On February 28, WeWork Creator celebrated a couple of firsts: The competition for Korean mission-driven entrepreneurs and nonprofits was held in Seoul, with the winners taking home a total of $630,000 (710 million won) in funding, and the city itself was a co-host of the event, held at Dongdaemun Design Plaza.
“It is the first time Creator Awards has collaborated with a city,” said Matthew Shampine, WeWork’s general manager for Korea. “We cannot be more grateful to Seoul city for their support over the years.”
In his opening remarks, Seoul mayor Park Won-soon said, “I think WeWork was able to achieve this in such a short period of time because there are so many smart and talented young people in Korea,” said Park. And more of those people are able to find a home at WeWork: There are 13 WeWork buildings in Seoul, with five more announced in South Korea, including one in Busan.
The mayor’s statement was further backed up by each finalist as they made their pitches. While the finalists all felt deserving of top honors, for some it was still a surprise to nab the win.
“I really wasn’t expecting to win, so I didn’t prepare a comment,” said Yoo I-kyeong, co-founder of salad-delivery service Freshcode as she and her team accepted the trophy and first-place prize from WeWork co-founder Miguel McKelvey.
Freshcode beat out four other finalists in the Business Venture category, walking away with $360,000 (400 million won) in funding. The company delivers preordered salads in bulk to 250 designated “spots” in the city where customers pick up their own orders—a model that’s designed to reduce environmental pollution.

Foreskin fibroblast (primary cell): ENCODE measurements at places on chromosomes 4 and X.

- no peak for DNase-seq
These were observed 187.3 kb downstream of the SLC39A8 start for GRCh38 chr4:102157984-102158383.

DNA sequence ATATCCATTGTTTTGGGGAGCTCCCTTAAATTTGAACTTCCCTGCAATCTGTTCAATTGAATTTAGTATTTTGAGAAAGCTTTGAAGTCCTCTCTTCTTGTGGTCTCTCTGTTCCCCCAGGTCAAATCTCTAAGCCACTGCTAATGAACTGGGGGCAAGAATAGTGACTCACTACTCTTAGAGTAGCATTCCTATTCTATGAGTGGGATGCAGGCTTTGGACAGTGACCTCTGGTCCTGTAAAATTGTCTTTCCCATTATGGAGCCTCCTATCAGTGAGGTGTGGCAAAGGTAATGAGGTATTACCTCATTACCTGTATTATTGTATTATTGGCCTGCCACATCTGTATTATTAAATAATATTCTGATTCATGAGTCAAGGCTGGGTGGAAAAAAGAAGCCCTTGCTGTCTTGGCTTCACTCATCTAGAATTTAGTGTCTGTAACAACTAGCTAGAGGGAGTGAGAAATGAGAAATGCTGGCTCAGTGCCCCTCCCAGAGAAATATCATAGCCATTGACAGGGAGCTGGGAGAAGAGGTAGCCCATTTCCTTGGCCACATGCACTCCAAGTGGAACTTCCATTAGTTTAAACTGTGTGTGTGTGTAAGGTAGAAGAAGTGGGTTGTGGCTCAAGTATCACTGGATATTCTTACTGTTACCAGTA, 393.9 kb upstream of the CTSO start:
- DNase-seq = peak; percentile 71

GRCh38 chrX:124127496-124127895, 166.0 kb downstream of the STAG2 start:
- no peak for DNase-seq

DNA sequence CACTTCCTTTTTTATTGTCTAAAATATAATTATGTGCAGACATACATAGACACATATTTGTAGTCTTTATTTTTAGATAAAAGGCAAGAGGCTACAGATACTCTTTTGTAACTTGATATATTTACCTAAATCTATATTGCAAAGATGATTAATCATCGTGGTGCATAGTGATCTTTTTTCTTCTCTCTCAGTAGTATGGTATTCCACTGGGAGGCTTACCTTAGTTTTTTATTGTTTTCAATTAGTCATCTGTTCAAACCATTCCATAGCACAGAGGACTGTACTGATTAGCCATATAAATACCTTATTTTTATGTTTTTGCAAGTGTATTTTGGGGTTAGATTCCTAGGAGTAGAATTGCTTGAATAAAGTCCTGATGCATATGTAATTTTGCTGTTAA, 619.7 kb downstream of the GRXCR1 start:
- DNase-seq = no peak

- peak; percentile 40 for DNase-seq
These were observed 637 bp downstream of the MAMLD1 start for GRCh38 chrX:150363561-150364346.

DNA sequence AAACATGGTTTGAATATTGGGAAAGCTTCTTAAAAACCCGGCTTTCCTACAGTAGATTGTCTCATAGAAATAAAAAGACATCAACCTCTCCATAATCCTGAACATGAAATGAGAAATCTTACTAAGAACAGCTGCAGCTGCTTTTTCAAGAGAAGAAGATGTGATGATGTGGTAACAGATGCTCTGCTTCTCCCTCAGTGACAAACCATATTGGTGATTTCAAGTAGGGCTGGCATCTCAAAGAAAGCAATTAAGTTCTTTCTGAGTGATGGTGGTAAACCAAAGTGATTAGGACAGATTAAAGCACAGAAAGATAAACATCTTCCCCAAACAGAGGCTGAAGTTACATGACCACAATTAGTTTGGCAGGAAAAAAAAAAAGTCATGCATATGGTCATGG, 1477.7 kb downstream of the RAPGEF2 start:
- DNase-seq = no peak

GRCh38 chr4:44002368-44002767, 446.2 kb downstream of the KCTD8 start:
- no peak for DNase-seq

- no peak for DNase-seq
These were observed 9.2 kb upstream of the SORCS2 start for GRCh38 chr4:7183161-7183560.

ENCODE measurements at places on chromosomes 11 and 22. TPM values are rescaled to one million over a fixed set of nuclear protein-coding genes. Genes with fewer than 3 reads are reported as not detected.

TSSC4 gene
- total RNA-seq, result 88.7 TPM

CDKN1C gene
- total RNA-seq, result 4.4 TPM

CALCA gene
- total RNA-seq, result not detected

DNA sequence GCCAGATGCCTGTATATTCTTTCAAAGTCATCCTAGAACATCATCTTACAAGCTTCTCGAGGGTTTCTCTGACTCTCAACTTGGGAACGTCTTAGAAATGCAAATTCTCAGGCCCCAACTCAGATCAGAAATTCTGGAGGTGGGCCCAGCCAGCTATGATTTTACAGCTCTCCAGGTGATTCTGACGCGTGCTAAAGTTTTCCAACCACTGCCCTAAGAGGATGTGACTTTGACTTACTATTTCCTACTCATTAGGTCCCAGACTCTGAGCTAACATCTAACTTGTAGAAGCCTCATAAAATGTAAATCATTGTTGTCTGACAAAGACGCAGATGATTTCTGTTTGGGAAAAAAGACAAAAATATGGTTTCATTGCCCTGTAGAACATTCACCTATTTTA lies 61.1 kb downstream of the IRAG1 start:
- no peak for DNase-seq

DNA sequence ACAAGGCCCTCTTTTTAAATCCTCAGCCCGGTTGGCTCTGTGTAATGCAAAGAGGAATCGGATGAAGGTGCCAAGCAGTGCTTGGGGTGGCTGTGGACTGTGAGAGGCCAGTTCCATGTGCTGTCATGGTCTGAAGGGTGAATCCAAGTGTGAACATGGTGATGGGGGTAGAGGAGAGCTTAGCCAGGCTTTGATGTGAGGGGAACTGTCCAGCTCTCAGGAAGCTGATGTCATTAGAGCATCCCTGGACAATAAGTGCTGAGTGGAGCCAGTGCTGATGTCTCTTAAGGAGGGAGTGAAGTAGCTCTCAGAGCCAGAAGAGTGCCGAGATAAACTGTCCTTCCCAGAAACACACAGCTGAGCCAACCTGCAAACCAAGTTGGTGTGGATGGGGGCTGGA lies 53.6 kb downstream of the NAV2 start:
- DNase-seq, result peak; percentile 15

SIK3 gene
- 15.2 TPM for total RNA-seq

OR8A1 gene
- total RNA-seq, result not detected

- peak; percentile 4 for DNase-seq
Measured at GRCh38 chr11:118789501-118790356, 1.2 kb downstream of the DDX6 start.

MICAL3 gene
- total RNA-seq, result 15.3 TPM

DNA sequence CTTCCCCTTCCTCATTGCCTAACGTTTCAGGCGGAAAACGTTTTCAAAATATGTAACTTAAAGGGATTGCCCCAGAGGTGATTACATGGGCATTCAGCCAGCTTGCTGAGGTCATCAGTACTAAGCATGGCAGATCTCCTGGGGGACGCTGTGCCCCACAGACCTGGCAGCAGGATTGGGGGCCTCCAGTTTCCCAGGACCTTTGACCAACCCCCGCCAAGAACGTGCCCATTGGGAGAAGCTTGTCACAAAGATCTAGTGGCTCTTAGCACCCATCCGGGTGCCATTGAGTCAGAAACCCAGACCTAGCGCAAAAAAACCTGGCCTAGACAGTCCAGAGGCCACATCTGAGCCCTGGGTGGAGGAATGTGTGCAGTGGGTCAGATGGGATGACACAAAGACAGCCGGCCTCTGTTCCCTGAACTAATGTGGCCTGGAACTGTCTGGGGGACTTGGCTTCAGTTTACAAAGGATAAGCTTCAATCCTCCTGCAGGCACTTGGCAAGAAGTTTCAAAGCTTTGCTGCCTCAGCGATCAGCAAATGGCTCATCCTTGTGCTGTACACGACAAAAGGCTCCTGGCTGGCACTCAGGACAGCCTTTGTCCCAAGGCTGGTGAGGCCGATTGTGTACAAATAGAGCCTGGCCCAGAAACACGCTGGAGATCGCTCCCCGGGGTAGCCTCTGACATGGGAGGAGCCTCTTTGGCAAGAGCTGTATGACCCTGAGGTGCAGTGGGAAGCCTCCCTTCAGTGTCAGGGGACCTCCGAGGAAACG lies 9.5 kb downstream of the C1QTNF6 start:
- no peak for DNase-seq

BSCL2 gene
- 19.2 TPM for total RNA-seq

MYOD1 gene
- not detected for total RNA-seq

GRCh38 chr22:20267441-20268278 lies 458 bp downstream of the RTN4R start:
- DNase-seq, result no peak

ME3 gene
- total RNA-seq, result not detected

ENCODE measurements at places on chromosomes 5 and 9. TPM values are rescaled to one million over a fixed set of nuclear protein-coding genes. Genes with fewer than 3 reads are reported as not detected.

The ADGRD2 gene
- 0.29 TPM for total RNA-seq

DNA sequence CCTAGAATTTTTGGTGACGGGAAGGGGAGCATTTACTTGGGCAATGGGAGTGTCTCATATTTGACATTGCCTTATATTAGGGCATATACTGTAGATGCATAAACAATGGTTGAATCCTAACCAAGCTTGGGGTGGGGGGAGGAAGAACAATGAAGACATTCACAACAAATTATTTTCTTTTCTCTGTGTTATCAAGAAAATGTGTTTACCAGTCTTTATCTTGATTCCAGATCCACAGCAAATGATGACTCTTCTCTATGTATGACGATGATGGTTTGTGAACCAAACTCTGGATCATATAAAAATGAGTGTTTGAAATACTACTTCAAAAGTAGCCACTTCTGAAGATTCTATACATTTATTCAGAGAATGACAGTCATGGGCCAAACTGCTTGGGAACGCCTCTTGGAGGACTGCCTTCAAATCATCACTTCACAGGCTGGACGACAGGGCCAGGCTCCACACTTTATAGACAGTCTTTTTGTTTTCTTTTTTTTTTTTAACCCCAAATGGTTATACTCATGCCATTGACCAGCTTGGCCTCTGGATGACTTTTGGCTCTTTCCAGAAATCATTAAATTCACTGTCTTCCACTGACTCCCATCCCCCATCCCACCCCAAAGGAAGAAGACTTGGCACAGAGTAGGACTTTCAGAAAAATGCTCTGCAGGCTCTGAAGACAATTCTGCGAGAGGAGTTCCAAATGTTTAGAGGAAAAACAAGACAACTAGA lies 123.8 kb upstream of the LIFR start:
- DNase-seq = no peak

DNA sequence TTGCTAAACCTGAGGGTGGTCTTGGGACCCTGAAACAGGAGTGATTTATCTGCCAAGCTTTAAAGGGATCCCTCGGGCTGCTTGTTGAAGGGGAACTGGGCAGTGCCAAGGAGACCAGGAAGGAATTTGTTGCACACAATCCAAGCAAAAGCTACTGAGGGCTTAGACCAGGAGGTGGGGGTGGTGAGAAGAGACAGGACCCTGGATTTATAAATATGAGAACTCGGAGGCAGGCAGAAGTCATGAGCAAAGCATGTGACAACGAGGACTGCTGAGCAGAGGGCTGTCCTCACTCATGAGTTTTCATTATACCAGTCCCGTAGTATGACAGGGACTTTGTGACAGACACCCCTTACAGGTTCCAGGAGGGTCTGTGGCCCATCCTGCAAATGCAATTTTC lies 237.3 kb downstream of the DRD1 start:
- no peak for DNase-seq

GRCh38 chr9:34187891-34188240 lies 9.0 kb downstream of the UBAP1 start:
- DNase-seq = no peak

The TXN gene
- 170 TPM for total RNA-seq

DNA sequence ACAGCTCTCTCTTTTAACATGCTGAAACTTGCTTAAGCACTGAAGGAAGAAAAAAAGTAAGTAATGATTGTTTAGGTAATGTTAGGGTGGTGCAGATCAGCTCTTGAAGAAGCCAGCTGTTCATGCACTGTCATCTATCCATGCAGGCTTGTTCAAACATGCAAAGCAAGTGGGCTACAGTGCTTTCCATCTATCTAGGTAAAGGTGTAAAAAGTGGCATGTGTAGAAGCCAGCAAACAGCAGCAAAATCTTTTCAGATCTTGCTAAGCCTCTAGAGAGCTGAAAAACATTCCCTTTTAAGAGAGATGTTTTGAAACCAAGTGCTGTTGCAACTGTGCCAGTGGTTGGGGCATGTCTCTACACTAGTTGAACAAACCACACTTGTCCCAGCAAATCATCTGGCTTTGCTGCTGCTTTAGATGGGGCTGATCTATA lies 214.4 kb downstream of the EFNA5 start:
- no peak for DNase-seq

“Our company will grow not only with healthy food but also with the shared-delivery service,” promised Yoo.
Business Venture runner-up Dot, a startup that produces lightweight Braille smartwatches, was awarded $180,000 (200 million won).
“I want to dedicate this prize to our team who has worked so hard for the past four years,” said Choi Ah-rum, Dot’s marketing director. Choi pitched on behalf of Dot’s CEO, who is serving in the military. “We will keep our promise to strive for the education of the next generation.”
The judges were singer Sean Ro, co-president of Seung Il Hope Foundation, which raises money for those suffering from ALS; Park Hee-eun, principal of venture-capital firm Altos Ventures; James Kim, chairman and CEO of the American Chamber of Commerce in Korea; and model and entrepreneur Irene Kim. Actress Claudia Kim hosted the event.
Three finalists competed in the Nonprofit category, and the winner was chosen by the audience. Future Class Network, which strives to spread interactive methods to teachers across Korea, took home the winning prize of $72,000 (80 million won).
“We started not with a solution that was born in Korea, but by aggregating worldwide solutions, reinterpreting it, and applying it to Korea,” Jung Chan-pil, founder and secretary general of Future Class Network, told the audience. “We hope to solve educational problems worldwide. WeWork just gave us wings to our solutions.”
Jinjo Crew, the top-ranking breakdancing (or “b-boy”) group in the world, won the Performing Arts award of $18,000 (20 million won). The crew—which merges traditional Korean music and mask dance and b-boy dancing—made an impression with a performance before the awards ceremony, dancing in hanbok, or Korean traditional clothes.
“We are very happy to perform and be recognized at a global event like Seoul Creator Awards,” said Kim Heon-jun (aka B-Boy Skim), Jinjo Crew’s founder and frontman.
The evening was capped off with performances by pop singers Eric Nam, Ailee, Hyolyn, and rapper Mommy Son, who got the audience fired up. By the time Hyolyn—a member of former K-pop band Sistar—took the stage, the 2,700-person crowd was on its feet, celebrating a successful night in Seoul.